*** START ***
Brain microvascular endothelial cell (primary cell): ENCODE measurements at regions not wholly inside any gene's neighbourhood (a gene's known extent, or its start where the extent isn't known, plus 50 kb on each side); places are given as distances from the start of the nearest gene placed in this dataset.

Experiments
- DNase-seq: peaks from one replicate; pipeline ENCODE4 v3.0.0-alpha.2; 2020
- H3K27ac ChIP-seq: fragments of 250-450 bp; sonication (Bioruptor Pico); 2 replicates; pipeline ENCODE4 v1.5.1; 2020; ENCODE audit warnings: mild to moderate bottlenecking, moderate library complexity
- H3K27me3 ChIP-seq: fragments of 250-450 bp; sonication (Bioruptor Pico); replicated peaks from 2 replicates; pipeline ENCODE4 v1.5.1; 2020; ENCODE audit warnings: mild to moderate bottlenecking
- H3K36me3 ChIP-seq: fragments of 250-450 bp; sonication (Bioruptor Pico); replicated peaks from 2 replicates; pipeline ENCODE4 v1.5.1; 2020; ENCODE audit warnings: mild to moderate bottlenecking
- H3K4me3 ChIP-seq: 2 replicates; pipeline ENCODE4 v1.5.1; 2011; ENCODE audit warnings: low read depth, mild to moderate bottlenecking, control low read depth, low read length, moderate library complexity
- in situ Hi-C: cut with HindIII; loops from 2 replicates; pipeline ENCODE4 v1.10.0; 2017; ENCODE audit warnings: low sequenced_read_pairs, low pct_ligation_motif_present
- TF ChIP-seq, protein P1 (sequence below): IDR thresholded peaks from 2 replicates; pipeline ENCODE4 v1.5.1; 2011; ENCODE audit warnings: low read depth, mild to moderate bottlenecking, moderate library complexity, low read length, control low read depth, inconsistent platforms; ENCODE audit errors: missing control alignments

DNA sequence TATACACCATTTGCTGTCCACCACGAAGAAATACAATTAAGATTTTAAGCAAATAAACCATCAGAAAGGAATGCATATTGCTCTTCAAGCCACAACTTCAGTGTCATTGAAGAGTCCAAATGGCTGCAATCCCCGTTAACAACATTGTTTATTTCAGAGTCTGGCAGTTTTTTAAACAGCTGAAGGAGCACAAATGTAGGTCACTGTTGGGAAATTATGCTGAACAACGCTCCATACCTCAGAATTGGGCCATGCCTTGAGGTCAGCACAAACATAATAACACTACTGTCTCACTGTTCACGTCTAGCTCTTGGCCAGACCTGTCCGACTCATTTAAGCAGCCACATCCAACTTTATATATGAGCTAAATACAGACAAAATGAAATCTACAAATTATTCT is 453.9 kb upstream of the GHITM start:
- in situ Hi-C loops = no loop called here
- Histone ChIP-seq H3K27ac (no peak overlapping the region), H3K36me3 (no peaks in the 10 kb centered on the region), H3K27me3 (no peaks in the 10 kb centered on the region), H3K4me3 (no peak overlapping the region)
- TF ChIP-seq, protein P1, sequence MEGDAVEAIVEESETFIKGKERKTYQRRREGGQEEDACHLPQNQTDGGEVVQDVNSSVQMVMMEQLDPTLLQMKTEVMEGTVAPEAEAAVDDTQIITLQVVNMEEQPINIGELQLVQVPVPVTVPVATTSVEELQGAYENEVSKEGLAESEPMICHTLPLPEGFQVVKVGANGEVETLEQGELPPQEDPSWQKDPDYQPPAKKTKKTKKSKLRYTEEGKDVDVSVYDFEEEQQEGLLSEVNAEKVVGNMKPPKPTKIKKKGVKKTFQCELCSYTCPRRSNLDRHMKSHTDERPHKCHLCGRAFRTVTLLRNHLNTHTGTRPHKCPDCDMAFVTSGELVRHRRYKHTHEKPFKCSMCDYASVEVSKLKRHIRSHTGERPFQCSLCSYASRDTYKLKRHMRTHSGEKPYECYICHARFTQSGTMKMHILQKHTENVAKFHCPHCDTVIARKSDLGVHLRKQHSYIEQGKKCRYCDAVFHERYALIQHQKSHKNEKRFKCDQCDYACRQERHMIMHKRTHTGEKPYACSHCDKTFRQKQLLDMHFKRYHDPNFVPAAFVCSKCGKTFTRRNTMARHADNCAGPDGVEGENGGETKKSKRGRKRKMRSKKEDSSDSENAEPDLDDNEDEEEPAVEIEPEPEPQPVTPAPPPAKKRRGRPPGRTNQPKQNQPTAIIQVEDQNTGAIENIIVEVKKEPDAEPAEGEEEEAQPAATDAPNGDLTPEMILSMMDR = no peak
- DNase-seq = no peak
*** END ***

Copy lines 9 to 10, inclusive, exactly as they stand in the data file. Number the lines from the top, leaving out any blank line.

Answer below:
- TF ChIP-seq, protein P1 (sequence below): IDR thresholded peaks from 2 replicates; pipeline ENCODE4 v1.5.1; 2011; ENCODE audit warnings: low read depth, mild to moderate bottlenecking, moderate library complexity, low read length, control low read depth, inconsistent platforms; ENCODE audit errors: missing control alignments

DNA sequence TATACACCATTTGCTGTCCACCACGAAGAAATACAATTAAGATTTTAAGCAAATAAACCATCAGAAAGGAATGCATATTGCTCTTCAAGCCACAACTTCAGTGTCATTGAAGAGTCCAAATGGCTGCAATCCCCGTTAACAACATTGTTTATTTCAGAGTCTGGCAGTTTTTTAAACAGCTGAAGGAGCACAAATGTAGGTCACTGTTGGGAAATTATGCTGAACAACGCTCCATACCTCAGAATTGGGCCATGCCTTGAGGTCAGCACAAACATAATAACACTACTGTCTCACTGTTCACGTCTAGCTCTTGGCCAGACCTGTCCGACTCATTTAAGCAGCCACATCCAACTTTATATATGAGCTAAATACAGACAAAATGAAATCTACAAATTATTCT is 453.9 kb upstream of the GHITM start: